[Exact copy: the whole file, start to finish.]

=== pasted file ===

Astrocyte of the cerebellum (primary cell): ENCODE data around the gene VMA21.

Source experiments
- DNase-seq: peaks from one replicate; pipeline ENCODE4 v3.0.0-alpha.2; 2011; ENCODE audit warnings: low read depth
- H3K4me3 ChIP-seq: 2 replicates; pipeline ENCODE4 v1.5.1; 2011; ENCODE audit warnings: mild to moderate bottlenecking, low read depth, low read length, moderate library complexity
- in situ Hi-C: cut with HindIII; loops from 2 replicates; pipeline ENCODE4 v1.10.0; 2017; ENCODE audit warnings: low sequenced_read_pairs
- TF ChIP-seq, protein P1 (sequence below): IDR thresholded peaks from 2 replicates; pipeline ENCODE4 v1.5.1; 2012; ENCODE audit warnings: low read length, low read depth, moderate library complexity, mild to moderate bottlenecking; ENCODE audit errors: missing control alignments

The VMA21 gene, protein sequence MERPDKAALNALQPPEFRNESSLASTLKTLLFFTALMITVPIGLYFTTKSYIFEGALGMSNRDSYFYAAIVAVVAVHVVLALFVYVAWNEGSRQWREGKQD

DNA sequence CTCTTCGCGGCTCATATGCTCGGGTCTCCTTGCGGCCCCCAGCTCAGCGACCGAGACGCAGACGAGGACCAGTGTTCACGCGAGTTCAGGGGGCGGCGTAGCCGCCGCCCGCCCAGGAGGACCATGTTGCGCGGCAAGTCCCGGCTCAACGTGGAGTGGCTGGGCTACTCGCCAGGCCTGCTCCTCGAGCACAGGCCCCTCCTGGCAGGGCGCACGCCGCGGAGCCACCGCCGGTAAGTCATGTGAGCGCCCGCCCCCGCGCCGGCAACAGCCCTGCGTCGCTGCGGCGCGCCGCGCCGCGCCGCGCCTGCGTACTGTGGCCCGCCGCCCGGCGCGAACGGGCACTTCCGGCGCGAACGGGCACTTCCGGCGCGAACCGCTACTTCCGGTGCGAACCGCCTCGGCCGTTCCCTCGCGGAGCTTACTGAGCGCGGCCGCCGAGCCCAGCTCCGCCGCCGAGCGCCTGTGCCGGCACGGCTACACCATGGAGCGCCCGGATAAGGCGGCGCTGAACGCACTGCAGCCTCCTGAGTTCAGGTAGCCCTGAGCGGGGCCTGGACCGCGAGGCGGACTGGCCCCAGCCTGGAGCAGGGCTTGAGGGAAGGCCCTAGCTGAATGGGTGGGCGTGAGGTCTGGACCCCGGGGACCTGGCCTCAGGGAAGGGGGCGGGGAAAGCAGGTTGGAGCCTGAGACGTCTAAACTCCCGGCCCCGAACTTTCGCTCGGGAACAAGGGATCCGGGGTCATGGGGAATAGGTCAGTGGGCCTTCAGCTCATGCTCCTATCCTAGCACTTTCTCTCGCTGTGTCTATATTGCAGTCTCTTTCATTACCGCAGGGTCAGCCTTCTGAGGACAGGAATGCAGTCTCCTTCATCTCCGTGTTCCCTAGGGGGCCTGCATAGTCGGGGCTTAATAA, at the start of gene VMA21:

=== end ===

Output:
Astrocyte of the cerebellum (primary cell): ENCODE data around the gene VMA21.

Source experiments
- DNase-seq: peaks from one replicate; pipeline ENCODE4 v3.0.0-alpha.2; 2011; ENCODE audit warnings: low read depth
- H3K4me3 ChIP-seq: 2 replicates; pipeline ENCODE4 v1.5.1; 2011; ENCODE audit warnings: mild to moderate bottlenecking, low read depth, low read length, moderate library complexity
- in situ Hi-C: cut with HindIII; loops from 2 replicates; pipeline ENCODE4 v1.10.0; 2017; ENCODE audit warnings: low sequenced_read_pairs
- TF ChIP-seq, protein P1 (sequence below): IDR thresholded peaks from 2 replicates; pipeline ENCODE4 v1.5.1; 2012; ENCODE audit warnings: low read length, low read depth, moderate library complexity, mild to moderate bottlenecking; ENCODE audit errors: missing control alignments

The VMA21 gene, protein sequence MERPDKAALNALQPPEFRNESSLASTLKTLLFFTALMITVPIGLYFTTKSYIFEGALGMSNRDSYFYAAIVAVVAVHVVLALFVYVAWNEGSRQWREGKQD

DNA sequence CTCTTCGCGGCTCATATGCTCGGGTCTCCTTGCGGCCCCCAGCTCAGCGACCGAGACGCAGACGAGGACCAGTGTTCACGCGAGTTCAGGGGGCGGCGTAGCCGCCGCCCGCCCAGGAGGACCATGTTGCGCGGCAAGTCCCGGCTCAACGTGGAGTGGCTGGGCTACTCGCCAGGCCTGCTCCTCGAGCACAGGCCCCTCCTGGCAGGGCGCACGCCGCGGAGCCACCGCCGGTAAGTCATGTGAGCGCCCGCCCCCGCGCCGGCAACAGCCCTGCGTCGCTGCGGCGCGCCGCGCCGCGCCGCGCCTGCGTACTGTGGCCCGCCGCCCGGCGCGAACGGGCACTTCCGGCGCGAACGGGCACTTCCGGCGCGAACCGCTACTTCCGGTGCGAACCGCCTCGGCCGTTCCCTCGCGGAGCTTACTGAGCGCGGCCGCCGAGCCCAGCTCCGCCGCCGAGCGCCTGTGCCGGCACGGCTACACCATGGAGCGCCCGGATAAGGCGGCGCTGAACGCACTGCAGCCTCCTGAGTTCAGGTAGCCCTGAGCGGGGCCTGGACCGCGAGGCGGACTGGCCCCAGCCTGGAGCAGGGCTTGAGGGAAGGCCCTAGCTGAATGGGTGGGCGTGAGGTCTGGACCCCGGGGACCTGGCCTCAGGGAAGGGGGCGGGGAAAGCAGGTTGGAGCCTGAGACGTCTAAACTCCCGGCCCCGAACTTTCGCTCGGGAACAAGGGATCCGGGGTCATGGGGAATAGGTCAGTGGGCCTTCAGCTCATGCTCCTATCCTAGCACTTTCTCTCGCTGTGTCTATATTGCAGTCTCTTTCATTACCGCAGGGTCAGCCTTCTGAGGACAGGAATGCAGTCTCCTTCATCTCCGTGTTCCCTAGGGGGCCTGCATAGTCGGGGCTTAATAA, at the start of gene VMA21: